14 Creative Ways Job Seekers Can Stand Out To Potential Employers

During a job hunt, the first impression you make with a potential employer is everything. Even before an interview, one should aim to stand out positively in every interaction with the company. With some creative thinking, it’s possible to make your outreach to busy human resources representatives and hiring managers more memorable.

Below, 14 members of Forbes Coaches Council discuss creative ways for job seekers to inquire about opportunities that can help them stand out to potential employers and get a foot in the door.

1. Share The Job Posting On Your LinkedIn

Share the potential employer’s job posting on LinkedIn, along with a brief descriptor of why you believe in this company and also this job opportunity. Conclude with a comment that you are now adding your own name to their list of applicants! – Cheri Bachofer, Forwarding Leaders

2. Connect Personally And Specifically

Find a way to connect personally and specifically with the company and/or employer—either by finding something specific in your history or portfolio that applies to a specific challenge they are facing or by proposing a solution to a challenge they have expressed or that you know they have. This demonstrates initiative and shows, rather than tells, that you are the problem solver for this situation. – Dhru Beeharilal, Nayan Leadership, LLC

3. Schedule Informal Employee Interviews

Network, network, network. Find a company you want to work for and schedule informational interviews with employees in various areas and levels of the company. Avoid relating transactionally by building a connection beyond surface level. Keep an eye out for job opportunities and ask for introductions and recommendations to the hiring manager. This shows you’ll go the extra mile. – Chris Herndon, lucidly™️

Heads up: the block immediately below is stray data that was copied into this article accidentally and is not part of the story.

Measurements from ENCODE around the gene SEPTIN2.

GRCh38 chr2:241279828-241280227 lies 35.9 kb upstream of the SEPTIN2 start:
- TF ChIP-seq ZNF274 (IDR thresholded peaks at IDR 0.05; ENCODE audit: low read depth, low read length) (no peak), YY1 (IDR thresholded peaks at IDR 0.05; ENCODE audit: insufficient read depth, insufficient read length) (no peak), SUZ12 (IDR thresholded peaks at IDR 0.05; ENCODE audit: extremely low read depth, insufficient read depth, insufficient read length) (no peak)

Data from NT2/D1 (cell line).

4. Gather Intelligence To Highlight Your Value

Connect with those doing similar work inside and outside the company. What can you find out about the job—skills, challenges, opportunities? What other info is available on the job or company on Glassdoor or LinkedIn? Use this intelligence to highlight how you are uniquely qualified to add value. By providing this level of specificity, you demonstrate both your interest and your research and networking skills. – Palena Neale, unabridged

5. Also Send A Résumé And Cover Letter Via Snail Mail

Most hiring and screening is done online. Your prospective employer has so many applicants to sift through! While you must be one of them, I strongly suggest also sending your résumé and cover letter by old-fashioned snail mail! If you can target the right person, it will literally reach their hands and eyes, and you may be the only one doing this. It’s a great way to stand out from the crowd. – Darlene Murphy, Coachworth, LLC

Forbes Coaches Council is an invitation-only community for leading business and career coaches. Do I qualify?

6. Showcase Your Professional Successes In A Short Video

A very useful practice to create a good image when trying to get a job is to create a short video explaining what professional successes you have achieved in previous roles. At the same time, after doing an analysis of the company to which you want to apply, explain what you can contribute to improve the company. – José Luís González Rodriguez, ActionCOACH

7. Connect With Organizations On Social Media